In which Annie (high school teacher, mother of two young girls and a younger boy) and her aunt Deborah (children's bookseller, mother of two young women in their 20s) discuss children's books and come up with annotated lists.

Saturday, May 15, 2010

YA, Part 2

Dear Annie,

We read The Ruby in the Smoke with Lizzie and she liked it, but didn't want to rush on into the others. A couple of years later I read and loved Tiger in the Well, the one about 19th-century identity theft. I'm such a huge fan of The Golden Compass and sequels that I've always thought of the Sally Lockhart series as good, but one notch below. I love the many-layered aspect of The Golden Compass, and Pullman's hostility to organized religion. So much is going on in his books at once. I should go revisit Ruby.

My favorite YA book – and by that I mean, say, 8th grade and up – is probably
, by M.T. Anderson. It’s set in a dystopian future where everyone has computer chips in their brains (“wetware”) so that they can access the internet (the Feed) just by thinking about it. IM-ing is constant. And the Feed can access your thoughts, so it’s always beaming thought-specific advertising directly to your brain. It’s kind of fascinating at the beginning of the book, and evolves darker as the story progresses. The main character meets a young woman who’s trying to resist the Feed, and although he’s intrigued he ultimately retreats into his programmed world. The beauty of the book is in the language: Anderson has created teenspeak which is completely understandable and just a bit off from the present day. There’s a great audiobook of Feed also. Our girls listened to it a lot.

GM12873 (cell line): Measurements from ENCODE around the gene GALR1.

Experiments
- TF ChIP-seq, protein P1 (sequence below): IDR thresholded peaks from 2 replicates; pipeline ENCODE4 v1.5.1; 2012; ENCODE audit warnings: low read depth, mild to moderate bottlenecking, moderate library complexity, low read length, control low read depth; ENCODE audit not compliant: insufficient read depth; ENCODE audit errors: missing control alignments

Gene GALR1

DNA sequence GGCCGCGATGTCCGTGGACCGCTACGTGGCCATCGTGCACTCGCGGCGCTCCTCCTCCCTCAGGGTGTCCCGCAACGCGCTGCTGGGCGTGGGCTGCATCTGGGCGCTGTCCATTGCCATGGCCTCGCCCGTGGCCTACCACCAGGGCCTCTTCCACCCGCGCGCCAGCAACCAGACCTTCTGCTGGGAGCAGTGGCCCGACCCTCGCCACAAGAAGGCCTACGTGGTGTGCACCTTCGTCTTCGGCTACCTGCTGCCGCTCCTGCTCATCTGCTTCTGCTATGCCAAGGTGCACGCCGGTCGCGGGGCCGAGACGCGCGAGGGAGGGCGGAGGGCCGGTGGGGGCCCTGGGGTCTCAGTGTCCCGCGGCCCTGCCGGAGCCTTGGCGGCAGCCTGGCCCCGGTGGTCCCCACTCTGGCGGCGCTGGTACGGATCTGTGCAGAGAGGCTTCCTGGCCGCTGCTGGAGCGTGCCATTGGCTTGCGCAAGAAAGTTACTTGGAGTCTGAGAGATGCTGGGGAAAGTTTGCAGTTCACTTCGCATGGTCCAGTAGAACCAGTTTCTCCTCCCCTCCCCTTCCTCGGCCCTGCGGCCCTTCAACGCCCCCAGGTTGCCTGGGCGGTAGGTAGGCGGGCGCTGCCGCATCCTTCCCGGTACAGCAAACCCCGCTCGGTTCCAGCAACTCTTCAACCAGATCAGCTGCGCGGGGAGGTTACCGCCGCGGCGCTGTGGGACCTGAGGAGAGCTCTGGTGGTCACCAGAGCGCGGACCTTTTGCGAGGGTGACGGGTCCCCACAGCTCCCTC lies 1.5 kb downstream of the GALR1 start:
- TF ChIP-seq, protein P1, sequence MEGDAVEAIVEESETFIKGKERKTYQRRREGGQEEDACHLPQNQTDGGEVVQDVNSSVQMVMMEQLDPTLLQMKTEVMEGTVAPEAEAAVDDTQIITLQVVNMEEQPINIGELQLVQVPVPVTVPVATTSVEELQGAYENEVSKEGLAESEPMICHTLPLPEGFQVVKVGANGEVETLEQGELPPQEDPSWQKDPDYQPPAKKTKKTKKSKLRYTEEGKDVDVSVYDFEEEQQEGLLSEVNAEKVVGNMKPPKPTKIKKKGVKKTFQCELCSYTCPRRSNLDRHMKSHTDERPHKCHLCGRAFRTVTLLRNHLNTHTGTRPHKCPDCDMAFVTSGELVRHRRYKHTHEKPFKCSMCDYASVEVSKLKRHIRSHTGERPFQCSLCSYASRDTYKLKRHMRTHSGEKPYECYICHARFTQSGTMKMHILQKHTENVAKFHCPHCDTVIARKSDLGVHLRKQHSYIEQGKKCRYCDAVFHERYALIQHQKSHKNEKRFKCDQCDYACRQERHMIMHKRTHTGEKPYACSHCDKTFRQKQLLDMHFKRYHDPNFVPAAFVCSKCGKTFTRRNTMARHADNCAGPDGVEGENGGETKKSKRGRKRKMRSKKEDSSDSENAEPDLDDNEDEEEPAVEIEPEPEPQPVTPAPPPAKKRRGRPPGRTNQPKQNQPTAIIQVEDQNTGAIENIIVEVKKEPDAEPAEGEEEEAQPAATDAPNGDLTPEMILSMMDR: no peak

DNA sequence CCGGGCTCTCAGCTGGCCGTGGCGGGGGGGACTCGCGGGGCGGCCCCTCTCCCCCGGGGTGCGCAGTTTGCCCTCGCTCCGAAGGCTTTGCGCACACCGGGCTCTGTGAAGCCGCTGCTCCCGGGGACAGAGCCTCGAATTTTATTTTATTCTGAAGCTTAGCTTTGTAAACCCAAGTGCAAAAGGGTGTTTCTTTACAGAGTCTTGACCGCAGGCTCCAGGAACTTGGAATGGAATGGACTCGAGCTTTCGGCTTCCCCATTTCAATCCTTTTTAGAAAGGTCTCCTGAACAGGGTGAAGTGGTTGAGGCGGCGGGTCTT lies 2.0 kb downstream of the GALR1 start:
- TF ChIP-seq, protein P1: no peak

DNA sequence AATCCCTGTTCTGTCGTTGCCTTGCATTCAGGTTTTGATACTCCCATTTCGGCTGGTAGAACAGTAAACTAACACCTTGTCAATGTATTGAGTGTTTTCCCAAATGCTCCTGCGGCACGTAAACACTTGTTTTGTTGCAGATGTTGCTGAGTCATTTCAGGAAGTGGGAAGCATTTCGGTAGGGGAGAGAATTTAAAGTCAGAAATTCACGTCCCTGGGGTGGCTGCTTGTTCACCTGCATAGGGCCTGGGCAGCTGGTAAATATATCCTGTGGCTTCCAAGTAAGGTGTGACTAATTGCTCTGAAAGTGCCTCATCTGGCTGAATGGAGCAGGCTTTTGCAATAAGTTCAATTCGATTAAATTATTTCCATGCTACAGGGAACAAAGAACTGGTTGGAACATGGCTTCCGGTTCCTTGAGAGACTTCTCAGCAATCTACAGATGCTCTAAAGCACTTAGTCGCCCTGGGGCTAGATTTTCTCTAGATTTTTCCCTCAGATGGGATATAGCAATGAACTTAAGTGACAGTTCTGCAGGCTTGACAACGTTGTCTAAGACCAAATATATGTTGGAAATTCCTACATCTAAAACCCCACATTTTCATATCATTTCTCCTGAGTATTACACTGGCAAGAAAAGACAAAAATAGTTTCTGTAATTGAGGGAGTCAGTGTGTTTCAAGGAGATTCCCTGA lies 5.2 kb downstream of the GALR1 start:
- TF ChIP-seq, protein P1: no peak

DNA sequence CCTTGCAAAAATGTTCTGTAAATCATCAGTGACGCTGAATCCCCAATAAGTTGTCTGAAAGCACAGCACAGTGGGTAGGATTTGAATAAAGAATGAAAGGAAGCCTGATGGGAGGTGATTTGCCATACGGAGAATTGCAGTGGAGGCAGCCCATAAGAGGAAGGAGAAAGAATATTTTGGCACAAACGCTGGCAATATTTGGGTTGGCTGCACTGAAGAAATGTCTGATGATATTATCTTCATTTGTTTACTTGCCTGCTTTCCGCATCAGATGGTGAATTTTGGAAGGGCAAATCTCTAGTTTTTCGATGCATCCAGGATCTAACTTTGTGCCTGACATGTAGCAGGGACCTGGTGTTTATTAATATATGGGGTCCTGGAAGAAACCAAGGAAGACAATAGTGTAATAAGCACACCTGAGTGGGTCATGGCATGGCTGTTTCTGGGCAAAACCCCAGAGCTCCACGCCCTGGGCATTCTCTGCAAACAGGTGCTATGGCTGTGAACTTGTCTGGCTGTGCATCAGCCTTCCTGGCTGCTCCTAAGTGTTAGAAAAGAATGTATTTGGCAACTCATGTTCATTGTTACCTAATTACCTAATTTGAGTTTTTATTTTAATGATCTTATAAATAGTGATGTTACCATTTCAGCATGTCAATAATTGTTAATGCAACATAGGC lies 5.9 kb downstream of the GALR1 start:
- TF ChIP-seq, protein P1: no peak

Marcelo in the Real World
, by Francisco X Stork is another I’ve become quite fond of. Marcelo is an Asperger’s kid, in the summer before his senior year in high school. His over-controlling lawyer father wants him to leave his special school and mainstream into the local high school. Father and son make a deal that if Marcelo can work all summer in the mailroom at his father’s law firm, then he can choose what school he goes to. Marcelo’s voice is pitch-perfect: he explains in his slightly-detached way how he analyzes and interacts with the world. The law firm gives him an array of fast-talking, sarcastic, and occasionally just plain nasty people to try to figure out. The ending wraps up a bit too neatly, but the journey is quite wonderful.

And as long as I’m on a roll with contemporary YA with male main characters, I’ll toss in
, by Pete Hautman.A high school boy creates a new religion that worships the local water tower. Chapters are preceded by quotes from the bible that he writes: they all make a lot of sense – after all water is very primal. It’s all about questioning of faith and, because the object of worship is a huge water tower, risk-taking. Another piece of good writing.



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